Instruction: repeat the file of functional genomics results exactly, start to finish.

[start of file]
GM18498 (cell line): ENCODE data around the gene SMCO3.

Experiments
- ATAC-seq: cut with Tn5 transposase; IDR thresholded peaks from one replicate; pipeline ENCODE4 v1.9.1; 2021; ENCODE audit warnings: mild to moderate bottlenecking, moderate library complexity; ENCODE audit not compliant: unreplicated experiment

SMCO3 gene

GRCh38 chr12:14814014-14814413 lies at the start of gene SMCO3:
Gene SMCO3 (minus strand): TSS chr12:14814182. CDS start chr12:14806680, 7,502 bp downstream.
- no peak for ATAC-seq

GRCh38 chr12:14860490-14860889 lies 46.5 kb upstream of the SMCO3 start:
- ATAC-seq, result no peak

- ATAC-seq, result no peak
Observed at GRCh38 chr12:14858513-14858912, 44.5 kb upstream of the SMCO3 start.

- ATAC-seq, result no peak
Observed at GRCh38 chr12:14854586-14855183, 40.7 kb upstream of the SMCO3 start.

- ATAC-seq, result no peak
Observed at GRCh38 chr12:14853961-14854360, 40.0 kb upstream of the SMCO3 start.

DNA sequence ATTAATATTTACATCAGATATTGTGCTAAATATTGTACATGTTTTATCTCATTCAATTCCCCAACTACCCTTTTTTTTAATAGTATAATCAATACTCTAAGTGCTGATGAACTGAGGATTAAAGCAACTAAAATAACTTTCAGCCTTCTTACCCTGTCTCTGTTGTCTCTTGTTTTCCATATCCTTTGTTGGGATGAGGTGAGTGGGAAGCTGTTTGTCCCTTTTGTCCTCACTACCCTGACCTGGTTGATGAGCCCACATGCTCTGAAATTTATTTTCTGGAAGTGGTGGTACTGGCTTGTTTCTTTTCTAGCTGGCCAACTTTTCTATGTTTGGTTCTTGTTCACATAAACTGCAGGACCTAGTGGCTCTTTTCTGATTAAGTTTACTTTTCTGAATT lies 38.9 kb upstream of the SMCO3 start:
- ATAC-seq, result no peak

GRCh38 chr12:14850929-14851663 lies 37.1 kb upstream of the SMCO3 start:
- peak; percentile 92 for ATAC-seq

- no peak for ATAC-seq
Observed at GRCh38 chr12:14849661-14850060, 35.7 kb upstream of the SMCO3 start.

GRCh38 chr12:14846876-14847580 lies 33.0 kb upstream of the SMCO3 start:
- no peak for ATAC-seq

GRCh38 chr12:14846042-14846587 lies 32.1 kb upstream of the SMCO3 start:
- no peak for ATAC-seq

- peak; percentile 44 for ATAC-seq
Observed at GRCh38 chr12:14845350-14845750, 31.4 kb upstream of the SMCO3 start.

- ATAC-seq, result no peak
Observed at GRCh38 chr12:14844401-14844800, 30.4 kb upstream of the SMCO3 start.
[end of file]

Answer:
GM18498 (cell line): ENCODE data around the gene SMCO3.

Experiments
- ATAC-seq: cut with Tn5 transposase; IDR thresholded peaks from one replicate; pipeline ENCODE4 v1.9.1; 2021; ENCODE audit warnings: mild to moderate bottlenecking, moderate library complexity; ENCODE audit not compliant: unreplicated experiment

SMCO3 gene

GRCh38 chr12:14814014-14814413 lies at the start of gene SMCO3:
Gene SMCO3 (minus strand): TSS chr12:14814182. CDS start chr12:14806680, 7,502 bp downstream.
- no peak for ATAC-seq

GRCh38 chr12:14860490-14860889 lies 46.5 kb upstream of the SMCO3 start:
- ATAC-seq, result no peak

- ATAC-seq, result no peak
Observed at GRCh38 chr12:14858513-14858912, 44.5 kb upstream of the SMCO3 start.

- ATAC-seq, result no peak
Observed at GRCh38 chr12:14854586-14855183, 40.7 kb upstream of the SMCO3 start.

- ATAC-seq, result no peak
Observed at GRCh38 chr12:14853961-14854360, 40.0 kb upstream of the SMCO3 start.

DNA sequence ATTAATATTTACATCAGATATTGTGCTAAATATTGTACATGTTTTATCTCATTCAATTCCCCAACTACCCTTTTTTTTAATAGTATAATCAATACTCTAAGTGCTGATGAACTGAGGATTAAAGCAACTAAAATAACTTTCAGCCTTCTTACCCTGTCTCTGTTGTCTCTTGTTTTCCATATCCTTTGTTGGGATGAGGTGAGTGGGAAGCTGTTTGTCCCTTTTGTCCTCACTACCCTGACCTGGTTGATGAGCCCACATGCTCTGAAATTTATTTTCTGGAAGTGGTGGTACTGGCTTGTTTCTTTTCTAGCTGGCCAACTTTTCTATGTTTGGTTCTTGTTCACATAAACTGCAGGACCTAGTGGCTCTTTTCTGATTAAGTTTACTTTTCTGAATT lies 38.9 kb upstream of the SMCO3 start:
- ATAC-seq, result no peak

GRCh38 chr12:14850929-14851663 lies 37.1 kb upstream of the SMCO3 start:
- peak; percentile 92 for ATAC-seq

- no peak for ATAC-seq
Observed at GRCh38 chr12:14849661-14850060, 35.7 kb upstream of the SMCO3 start.

GRCh38 chr12:14846876-14847580 lies 33.0 kb upstream of the SMCO3 start:
- no peak for ATAC-seq

GRCh38 chr12:14846042-14846587 lies 32.1 kb upstream of the SMCO3 start:
- no peak for ATAC-seq

- peak; percentile 44 for ATAC-seq
Observed at GRCh38 chr12:14845350-14845750, 31.4 kb upstream of the SMCO3 start.

- ATAC-seq, result no peak
Observed at GRCh38 chr12:14844401-14844800, 30.4 kb upstream of the SMCO3 start.